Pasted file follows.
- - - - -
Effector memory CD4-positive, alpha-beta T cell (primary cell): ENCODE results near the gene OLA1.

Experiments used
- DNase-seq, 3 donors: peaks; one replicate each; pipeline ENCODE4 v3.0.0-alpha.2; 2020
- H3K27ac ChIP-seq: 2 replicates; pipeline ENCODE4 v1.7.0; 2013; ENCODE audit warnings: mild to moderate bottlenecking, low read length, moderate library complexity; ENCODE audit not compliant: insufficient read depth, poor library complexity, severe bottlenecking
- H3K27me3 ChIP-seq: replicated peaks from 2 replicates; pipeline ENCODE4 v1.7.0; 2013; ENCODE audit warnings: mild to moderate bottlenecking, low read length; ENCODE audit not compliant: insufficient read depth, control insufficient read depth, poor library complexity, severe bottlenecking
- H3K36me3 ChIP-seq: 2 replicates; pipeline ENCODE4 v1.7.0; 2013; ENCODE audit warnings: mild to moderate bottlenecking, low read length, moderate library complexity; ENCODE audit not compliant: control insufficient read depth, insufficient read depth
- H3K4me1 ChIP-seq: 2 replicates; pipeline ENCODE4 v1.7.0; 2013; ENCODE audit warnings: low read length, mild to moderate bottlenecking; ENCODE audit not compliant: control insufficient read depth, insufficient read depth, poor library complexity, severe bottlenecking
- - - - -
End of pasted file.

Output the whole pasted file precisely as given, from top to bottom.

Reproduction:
Effector memory CD4-positive, alpha-beta T cell (primary cell): ENCODE results near the gene OLA1.

Experiments used
- DNase-seq, 3 donors: peaks; one replicate each; pipeline ENCODE4 v3.0.0-alpha.2; 2020
- H3K27ac ChIP-seq: 2 replicates; pipeline ENCODE4 v1.7.0; 2013; ENCODE audit warnings: mild to moderate bottlenecking, low read length, moderate library complexity; ENCODE audit not compliant: insufficient read depth, poor library complexity, severe bottlenecking
- H3K27me3 ChIP-seq: replicated peaks from 2 replicates; pipeline ENCODE4 v1.7.0; 2013; ENCODE audit warnings: mild to moderate bottlenecking, low read length; ENCODE audit not compliant: insufficient read depth, control insufficient read depth, poor library complexity, severe bottlenecking
- H3K36me3 ChIP-seq: 2 replicates; pipeline ENCODE4 v1.7.0; 2013; ENCODE audit warnings: mild to moderate bottlenecking, low read length, moderate library complexity; ENCODE audit not compliant: control insufficient read depth, insufficient read depth
- H3K4me1 ChIP-seq: 2 replicates; pipeline ENCODE4 v1.7.0; 2013; ENCODE audit warnings: low read length, mild to moderate bottlenecking; ENCODE audit not compliant: control insufficient read depth, insufficient read depth, poor library complexity, severe bottlenecking